I don't think I've ever seen anything specific on that. General cargo would likely be a catch all statement for a wide variety of things they could be contracted to carry such as textiles, machine parts, lumber, wine, books, furniture...whatever.
It may be too much to hope for but perhaps somebody may have a copy of the manifest. (Bill or Eric Sauder perhaps?)
The purpose of my post was an attempt to draw out exactly what you posted. I have doubted the sources that say Californian was empty, but have seen no proof one way or the other. What, if anything, was in the ship's hold probably makes little differenc, but it is a curiosity. Hope you can find the manifest.
I've seen where the Californian had no passengers that trip, but no mention of cargo. But I'm certain the ship wouldn't even be steaming without cargo and/or passengers. Shipping companies go out of business just steaming with no reason. Norm
Hi Norman, while it doesn't go into specifics, I would have to presume (A dangerous passtime, I know.) that at least some of the cargo was volitile enough that the only place the crew could smoke was on the weather decks. If you check out Earnest Gill's testimony on day 8 of the U.S. Senate Inquiry, you'll see in his appended affidavit the following quote;
"I turned in, but could not sleep. In half an hour I turned out, thinking to smoke a cigarette. Because of the cargo, I could not smoke 'tween decks, so I went on deck again."
It's not unknown for merchent vessels to travel without cargo, but for the reasons you just mentioned, shipping lines don't make a habit of it. They'ed go broke if they did.
Just my two cents;... but it seems quite logical that if the vessel were carting a load of lumber (which is indeed combustible), crew members, such as Gill, may have indeed have been prohibited from smoking between decks. Regards, Steve Santini.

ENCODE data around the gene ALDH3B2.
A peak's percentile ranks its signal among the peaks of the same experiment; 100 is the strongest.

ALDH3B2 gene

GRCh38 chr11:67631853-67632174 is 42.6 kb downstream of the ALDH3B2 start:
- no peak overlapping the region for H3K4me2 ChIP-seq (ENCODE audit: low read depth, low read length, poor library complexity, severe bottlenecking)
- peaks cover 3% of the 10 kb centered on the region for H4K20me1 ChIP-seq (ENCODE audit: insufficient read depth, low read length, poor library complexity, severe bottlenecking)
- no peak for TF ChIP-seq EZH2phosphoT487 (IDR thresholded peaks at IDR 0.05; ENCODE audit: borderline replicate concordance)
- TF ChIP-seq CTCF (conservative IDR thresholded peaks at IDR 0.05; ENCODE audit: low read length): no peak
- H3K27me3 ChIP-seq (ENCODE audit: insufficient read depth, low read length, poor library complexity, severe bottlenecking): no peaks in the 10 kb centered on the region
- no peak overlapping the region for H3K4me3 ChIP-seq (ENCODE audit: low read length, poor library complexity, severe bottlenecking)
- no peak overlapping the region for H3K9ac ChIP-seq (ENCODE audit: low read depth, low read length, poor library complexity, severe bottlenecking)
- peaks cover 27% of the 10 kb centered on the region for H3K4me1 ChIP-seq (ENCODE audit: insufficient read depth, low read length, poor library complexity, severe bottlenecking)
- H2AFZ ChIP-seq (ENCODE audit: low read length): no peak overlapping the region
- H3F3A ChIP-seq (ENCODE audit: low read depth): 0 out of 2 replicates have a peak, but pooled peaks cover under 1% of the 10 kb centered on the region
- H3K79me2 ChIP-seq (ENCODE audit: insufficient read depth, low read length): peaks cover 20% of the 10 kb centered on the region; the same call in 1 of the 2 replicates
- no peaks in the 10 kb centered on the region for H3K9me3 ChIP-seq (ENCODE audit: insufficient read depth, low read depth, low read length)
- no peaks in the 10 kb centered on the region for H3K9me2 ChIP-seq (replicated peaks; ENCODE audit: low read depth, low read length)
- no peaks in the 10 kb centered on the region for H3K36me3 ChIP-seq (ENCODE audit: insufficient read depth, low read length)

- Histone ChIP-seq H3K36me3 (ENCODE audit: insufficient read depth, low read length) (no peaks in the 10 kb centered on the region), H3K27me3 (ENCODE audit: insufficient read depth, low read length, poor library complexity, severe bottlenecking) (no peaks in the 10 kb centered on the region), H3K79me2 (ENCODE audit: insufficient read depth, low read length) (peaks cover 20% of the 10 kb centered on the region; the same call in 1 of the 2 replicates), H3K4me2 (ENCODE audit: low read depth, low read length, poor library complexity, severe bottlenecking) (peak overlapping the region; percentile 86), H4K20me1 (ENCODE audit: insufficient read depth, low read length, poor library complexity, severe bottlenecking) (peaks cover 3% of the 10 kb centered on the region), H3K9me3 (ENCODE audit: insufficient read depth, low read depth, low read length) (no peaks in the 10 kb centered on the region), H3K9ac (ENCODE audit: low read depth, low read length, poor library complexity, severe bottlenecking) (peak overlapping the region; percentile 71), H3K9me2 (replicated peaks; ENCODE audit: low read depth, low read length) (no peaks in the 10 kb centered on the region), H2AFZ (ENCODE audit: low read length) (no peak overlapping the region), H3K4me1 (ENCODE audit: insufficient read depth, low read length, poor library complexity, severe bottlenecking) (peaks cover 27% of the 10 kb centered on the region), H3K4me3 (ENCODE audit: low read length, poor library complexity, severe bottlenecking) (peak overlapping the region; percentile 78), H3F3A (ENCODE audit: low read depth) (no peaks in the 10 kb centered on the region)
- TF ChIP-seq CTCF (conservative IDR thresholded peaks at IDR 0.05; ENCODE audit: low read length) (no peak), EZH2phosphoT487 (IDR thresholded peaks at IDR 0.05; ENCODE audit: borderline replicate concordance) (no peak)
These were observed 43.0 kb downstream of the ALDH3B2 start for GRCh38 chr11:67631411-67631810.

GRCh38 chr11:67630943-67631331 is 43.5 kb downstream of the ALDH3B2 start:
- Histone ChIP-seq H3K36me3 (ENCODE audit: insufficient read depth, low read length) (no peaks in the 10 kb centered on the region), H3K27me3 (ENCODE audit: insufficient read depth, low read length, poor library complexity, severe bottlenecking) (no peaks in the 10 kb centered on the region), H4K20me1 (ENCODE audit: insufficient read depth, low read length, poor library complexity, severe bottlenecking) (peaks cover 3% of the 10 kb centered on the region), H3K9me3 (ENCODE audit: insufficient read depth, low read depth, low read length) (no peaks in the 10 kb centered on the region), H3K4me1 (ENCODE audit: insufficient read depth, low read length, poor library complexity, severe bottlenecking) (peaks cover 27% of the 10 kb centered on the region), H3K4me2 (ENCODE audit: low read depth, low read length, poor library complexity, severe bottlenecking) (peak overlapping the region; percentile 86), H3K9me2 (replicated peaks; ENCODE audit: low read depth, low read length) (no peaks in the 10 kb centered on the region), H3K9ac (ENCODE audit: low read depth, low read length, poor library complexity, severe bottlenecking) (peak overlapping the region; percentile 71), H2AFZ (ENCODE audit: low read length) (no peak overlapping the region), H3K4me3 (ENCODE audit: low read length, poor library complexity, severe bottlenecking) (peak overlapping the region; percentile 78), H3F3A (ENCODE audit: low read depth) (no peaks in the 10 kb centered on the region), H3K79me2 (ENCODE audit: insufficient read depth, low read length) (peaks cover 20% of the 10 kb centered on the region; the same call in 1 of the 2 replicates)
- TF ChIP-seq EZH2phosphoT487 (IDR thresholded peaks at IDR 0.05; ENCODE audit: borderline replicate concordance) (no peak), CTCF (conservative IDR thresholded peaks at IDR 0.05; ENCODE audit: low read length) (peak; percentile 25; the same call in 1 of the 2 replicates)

Mike: All I've seen previously on this (in Reade) was a "mixed cargo". Not much help, admittedly.
But here's another thought. Need this restriction be *specifically* related to the Boston voyage's cargo? Or could it simply be a standing, general order -- Captain's rules? Leyland Line policy?
Prior to that first Boston run, Californian's U.S. port of call was New Orleans, and its freight -- out of the U.S., at least -- typically cotton. Not exactly the type of shipment you'd want to start a'smoldering, so perhaps precedent had as much to do with this as anything else. Also, unless I miss my guess, any "mixed goods" of a fragile nature would at that time likely be packed in excelsior -- ultra-fine wood shavings that are *highly* flammable. (This stuff was also used to insulate houses -- prior to the advent of fiberglass -- until it was banned due to the inherent fire hazard.)
I still think it's worthwhile digging for what the cargo actually was. But if the smoking restriction was a *generalized* one, would the official log reflect this?
>>But here's another thought. Need this restriction be *specifically* related to the Boston voyage's cargo? Or could it simply be a standing, general order -- Captain's rules? Leyland Line policy?<<
This is very possible John. Flammable cargo and packing is quite a fire hazard and we sailors hate fires. You either get barbequed or end up playing tag with the sharks if one gets going and you can't put it out. Unfortunately, Gill's affidavit isn't all that illuminating in this regard. The impression I had when I read it was that this was a touch out of the ordinary. maybe I'm reading too much into it.
Somehow, I doubt lumber alone would have been that much of a concern, but add in things like what you described and maybe barrels of alcohol, and and you potentially have quite a problem on your hands.
Here's a thought. What if Californian was carrying some sort of cargo that was highly flammable or perhaps explosive, that was also of some sort of secret shipment? What if it had been known that Californian was carrying nitroglycerin through ice ladened waters? How would that change things? Would we want the gas truck to go to the rescue of people caught in a fire? Would we want a ship filled with nitro to race to the rescue of a sinking ship only a few miles away that may hit an iceberg and knock them both out of the water. Hey, just a thought here.